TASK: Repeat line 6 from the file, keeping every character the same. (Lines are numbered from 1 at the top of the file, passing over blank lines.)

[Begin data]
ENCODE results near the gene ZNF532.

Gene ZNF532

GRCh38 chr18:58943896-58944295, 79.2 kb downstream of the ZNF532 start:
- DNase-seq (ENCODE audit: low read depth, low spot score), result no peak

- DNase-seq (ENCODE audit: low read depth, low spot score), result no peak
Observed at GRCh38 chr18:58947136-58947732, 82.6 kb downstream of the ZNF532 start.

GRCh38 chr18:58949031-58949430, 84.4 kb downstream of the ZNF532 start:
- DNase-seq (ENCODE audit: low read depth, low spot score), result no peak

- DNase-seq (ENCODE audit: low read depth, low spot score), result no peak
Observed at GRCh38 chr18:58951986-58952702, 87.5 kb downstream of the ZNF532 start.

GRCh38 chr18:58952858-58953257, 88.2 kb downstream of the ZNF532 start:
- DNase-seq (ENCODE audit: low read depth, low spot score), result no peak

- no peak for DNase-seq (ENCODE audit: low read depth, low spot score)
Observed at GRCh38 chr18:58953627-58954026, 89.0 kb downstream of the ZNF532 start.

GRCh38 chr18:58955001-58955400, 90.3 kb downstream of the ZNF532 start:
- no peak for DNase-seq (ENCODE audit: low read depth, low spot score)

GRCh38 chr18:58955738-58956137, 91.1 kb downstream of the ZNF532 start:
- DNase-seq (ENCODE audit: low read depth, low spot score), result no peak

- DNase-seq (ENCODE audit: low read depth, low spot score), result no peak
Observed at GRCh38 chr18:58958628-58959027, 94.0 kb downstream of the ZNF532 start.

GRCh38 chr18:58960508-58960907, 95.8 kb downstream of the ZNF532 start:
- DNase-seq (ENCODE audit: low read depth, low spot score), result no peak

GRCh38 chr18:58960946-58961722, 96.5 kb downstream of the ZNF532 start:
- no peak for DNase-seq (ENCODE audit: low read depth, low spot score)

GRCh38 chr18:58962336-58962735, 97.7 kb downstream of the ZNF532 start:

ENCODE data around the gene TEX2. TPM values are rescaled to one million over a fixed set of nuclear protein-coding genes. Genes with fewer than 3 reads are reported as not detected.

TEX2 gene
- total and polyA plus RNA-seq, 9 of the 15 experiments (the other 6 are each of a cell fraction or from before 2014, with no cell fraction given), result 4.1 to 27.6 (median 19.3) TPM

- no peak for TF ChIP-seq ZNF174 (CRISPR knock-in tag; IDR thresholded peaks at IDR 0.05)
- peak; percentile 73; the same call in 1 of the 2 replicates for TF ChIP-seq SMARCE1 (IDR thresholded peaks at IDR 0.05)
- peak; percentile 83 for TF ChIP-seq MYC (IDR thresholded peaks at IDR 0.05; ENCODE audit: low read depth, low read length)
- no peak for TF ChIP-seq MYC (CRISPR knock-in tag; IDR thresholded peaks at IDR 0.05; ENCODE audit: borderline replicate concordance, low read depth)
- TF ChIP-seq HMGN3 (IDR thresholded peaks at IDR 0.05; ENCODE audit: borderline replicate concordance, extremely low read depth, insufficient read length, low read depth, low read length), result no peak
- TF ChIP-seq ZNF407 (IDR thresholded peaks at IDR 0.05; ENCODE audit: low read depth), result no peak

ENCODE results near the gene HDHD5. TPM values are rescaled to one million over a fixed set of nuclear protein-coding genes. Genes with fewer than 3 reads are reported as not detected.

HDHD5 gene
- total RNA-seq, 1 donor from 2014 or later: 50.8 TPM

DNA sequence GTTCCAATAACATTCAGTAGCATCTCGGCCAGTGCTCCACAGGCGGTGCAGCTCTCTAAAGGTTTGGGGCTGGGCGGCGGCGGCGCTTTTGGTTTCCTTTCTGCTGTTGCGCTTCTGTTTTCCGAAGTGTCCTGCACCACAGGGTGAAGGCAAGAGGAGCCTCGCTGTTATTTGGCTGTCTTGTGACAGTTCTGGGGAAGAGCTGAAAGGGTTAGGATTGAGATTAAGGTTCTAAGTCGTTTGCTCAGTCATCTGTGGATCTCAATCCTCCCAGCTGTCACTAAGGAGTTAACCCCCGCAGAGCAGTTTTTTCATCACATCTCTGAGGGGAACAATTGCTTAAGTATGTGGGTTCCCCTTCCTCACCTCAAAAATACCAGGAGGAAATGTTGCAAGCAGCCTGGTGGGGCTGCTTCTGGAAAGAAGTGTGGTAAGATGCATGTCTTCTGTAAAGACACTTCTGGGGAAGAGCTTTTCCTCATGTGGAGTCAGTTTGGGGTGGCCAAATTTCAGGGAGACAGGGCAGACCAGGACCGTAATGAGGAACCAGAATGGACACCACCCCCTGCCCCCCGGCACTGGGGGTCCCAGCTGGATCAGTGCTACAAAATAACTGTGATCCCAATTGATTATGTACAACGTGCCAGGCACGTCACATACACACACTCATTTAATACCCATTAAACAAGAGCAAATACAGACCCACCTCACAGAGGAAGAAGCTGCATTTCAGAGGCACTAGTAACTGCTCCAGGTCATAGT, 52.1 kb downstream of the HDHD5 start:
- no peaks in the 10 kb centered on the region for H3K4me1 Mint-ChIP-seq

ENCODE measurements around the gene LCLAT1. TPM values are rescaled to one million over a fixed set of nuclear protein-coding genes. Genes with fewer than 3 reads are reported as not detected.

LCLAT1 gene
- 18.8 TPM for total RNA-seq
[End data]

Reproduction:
Observed at GRCh38 chr18:58947136-58947732, 82.6 kb downstream of the ZNF532 start.